The president of the World Bank has issued a stern warning to the United States as the political stalemate persists over the federal government's budget and debt ceiling, calling a potential default “a disastrous event.”
"We're now five days away from a very dangerous moment. I urge US policymakers to quickly come to a resolution before they reach the debt ceiling deadline...Inaction could result in interest rates rising, confidence falling and growth slowing," Jim Yong Kim said Saturday at the end of the annual World Bank-International Monetary Fund meetings in Washington.
The United States will run out of cash to meet its financial obligations on October 17. Failure to raise the $16.7 trillion debt limit will trigger the first default on US debt in history.
"If this comes to pass, it could be a disastrous event for the developing world, and that will in turn greatly hurt developed economies as well," the World Bank chief said.
Efforts to extend the nation’s borrowing authority appear at a standstill since President Barack Obama rejected an offer by House Speaker John Boehner to lift the debt ceiling for six weeks and reopen the government that has remained shut down since October 1.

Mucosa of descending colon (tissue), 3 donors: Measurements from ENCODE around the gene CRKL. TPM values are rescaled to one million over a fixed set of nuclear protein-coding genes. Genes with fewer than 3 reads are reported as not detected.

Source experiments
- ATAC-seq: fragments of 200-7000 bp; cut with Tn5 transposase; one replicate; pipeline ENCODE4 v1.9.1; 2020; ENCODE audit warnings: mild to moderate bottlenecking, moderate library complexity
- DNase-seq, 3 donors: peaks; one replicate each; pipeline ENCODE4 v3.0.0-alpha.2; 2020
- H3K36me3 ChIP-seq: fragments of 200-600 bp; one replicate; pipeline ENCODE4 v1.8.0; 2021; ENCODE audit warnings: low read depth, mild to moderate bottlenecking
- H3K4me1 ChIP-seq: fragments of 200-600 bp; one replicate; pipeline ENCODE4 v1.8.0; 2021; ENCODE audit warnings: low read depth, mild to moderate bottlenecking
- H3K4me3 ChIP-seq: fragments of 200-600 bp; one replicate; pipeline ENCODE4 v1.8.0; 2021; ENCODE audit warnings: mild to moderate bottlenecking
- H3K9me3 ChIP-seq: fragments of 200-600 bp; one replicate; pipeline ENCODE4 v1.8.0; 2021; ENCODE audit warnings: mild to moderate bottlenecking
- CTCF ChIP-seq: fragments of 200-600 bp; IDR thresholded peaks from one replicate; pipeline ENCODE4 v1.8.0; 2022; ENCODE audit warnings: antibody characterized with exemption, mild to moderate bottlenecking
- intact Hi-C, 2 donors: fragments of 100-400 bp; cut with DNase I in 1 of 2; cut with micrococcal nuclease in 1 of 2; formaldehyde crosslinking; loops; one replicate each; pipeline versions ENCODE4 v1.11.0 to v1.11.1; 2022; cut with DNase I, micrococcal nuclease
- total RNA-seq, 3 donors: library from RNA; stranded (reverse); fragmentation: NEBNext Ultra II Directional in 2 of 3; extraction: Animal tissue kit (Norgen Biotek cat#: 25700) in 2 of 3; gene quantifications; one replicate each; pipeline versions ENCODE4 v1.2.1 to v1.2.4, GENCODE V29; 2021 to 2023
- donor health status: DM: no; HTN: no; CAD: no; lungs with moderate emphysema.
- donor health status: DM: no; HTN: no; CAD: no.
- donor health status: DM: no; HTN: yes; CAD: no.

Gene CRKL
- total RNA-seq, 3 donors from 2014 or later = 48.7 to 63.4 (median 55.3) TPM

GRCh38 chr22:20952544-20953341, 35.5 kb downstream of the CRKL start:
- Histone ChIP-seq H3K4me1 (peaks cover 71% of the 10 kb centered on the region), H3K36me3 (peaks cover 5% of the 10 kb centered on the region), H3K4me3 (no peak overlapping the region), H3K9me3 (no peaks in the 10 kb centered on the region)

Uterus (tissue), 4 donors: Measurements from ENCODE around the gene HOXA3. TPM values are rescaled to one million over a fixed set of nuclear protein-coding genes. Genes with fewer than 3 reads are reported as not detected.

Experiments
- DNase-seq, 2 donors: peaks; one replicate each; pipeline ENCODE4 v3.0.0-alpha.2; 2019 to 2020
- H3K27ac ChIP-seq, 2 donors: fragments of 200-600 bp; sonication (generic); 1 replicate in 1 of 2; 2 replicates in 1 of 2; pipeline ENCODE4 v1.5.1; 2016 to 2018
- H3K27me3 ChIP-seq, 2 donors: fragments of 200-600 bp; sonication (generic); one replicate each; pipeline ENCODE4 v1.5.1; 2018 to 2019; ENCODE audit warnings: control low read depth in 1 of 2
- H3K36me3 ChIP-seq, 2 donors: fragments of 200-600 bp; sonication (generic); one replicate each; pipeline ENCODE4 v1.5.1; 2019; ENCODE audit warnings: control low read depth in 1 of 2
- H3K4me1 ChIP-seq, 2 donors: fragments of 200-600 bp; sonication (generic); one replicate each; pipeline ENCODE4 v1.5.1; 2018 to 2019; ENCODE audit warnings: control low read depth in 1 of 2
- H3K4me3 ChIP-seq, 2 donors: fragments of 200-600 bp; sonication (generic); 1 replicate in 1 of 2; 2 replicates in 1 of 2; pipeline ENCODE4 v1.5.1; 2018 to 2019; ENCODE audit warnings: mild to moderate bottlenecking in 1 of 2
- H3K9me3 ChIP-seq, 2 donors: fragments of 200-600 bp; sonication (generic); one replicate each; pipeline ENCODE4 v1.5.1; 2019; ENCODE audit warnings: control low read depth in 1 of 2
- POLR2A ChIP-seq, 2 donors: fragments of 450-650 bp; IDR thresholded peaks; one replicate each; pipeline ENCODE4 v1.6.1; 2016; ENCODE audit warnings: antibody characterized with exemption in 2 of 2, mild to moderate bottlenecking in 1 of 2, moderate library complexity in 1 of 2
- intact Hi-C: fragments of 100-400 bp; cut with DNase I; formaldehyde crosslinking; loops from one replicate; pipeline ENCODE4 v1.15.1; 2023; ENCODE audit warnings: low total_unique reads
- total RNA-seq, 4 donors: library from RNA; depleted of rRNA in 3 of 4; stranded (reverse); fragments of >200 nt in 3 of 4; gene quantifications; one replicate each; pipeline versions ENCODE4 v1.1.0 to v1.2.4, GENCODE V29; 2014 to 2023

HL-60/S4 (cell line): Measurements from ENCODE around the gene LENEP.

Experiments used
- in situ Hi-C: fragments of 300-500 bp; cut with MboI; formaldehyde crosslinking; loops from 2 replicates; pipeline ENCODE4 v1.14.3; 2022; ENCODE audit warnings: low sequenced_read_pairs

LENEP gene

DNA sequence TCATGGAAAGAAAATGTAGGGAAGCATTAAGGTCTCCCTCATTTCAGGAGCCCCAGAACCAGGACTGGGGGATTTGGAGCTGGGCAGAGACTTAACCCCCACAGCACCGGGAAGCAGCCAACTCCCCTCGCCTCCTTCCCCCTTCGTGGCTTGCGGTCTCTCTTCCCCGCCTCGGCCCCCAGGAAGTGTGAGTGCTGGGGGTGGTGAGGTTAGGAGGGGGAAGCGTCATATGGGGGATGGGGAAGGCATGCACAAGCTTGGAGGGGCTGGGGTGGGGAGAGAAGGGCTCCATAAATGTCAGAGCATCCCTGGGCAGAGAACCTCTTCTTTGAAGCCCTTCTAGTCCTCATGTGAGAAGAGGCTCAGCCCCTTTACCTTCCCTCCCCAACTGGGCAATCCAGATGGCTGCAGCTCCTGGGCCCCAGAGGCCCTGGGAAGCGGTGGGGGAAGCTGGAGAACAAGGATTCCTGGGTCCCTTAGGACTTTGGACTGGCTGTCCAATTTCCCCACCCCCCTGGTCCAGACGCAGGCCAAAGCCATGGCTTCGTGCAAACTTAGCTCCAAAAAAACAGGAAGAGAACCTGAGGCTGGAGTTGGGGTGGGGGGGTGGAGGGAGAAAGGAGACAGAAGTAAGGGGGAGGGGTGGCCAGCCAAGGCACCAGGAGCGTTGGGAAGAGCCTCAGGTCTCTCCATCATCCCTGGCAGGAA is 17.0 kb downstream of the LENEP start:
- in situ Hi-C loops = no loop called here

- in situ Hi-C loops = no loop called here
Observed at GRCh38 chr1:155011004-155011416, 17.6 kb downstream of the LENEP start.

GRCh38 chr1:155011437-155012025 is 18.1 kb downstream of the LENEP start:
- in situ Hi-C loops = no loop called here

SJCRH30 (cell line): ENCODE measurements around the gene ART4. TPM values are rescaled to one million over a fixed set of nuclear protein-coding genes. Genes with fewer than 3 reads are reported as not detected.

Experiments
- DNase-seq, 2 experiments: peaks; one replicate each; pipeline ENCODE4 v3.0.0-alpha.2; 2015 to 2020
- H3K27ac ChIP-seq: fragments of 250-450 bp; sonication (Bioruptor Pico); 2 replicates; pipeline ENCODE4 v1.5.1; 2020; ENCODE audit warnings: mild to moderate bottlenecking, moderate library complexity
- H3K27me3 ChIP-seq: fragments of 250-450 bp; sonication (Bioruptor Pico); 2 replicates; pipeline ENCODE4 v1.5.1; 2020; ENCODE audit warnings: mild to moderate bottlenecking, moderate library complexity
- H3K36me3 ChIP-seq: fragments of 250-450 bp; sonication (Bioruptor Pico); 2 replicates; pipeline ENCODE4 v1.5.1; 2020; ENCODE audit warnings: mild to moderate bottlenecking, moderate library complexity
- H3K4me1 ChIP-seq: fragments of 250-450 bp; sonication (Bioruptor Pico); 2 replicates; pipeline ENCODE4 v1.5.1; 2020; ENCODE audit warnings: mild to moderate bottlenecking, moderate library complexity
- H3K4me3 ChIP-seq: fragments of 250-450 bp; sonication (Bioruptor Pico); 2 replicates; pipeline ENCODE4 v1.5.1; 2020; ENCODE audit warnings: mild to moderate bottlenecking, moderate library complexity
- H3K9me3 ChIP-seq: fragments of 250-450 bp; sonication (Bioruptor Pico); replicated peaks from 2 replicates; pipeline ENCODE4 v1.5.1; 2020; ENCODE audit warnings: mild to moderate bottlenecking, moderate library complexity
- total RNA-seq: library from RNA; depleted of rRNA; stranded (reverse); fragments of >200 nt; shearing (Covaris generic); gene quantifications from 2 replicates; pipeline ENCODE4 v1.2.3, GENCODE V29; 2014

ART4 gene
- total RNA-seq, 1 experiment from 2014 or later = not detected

The International Monetary Fund's policy committee also said Washington needed to take "urgent action" to address the budget impasse to increase the government's debt limit before a Thursday deadline.
Other prominent bankers joined in warning about the consequences of Washington not reaching a deal.
“It would be utterly catastrophic,” said Deutsche Bank Co-Chair Anshu Jain. “This would be a rapidly spreading fatal disease.”
Meanwhile, an effort at the Capitol to pass a one-year extension of the borrowing authority, a measure introduced by the leader of Senate Democrats, Harry Reid, failed to get sufficient votes in the Senate on Saturday.